I can’t give this one five pizzas, so I’m giving if five chuckwagons. chc.jpg

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Alexander Mcall Smith is a brilliant and proflific writer who has several great series that all are all better heard than read.  This series as about Scotland Street.  It’s about the residents of an apartment building in Edinburgh.  It first appeared as a serial in the Scotsman Newspaper.  Here are two books in the series.

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The narrator sounds a lot like Sean Connery.  His reading adds a lot to the tone and structure of the book and you understand all the local language and terms much better.  He give character to the characters.  Again it’s worth five pizzas.


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This is a start of a small series of posts about books that are better heard as audio books than read.  Let’s start out with a quick example. 

ireland.jpg  Irelandby Frank Delaney is about an Irish storyteller who wanders the countryside telling the tales and oral history of Ireland.  At each stop, he tells a fascinating and winding tale.  The story is read by the author who has a rich acting background and the perfect voice for the story teller.  It’s really like hearing those stories first  hand the way they were told.  Sitting there listening gives you something that you couldn’t get by reading.  This is especially true if you weren’t familiar with the dialects and the pronunciation which hurts the flow of the story.  This book is definitely 5 pizzas. rating.jpg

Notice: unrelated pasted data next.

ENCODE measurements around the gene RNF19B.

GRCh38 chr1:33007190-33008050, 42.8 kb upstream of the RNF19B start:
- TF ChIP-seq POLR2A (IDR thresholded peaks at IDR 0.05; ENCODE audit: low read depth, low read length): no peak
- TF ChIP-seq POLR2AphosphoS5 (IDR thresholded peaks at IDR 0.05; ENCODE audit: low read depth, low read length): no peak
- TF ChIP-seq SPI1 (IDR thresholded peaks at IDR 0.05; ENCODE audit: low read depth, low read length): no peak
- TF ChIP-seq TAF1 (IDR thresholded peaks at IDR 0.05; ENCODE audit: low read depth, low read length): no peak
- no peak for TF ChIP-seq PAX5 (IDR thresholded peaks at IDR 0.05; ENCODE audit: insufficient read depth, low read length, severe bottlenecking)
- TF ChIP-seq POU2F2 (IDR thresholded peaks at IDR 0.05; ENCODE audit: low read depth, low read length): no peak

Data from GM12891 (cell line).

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200px-shakespeare.jpg  I’ve been reading lots of blogs in the last few months.  Some are very well written and easy to follow.  Others are simply writing nightmares.  The most difficult blogs to read will have single paragraph posts of anywhere from 300 to 1000 words.  You really, really have to want to read these posts to get through them. 

The way most people read any article is that they look at the first paragraph and then the last paragraph.  If they, want to know more they will go back and start reading from the top again.  This means that the essense of a post should be in the first and last paragraph.  They need to be clear and well written.

I also favor shorter posts with frequent breaks every four or five lines even if they violate basic style rules.  It’s just easier on the eye.  I also think the best style, tone and person for a post is to write the way you would speak directly to the reader.  This means using a mixture of first and second person. 

Try a quick experiment.  Go to the tag surfer or click on a category and look at the full posts.  Look at the ones you decide not to read because their style and format isn’t very inviting.  When you’re done.  Go and write a nice short three paragraph post on your experience.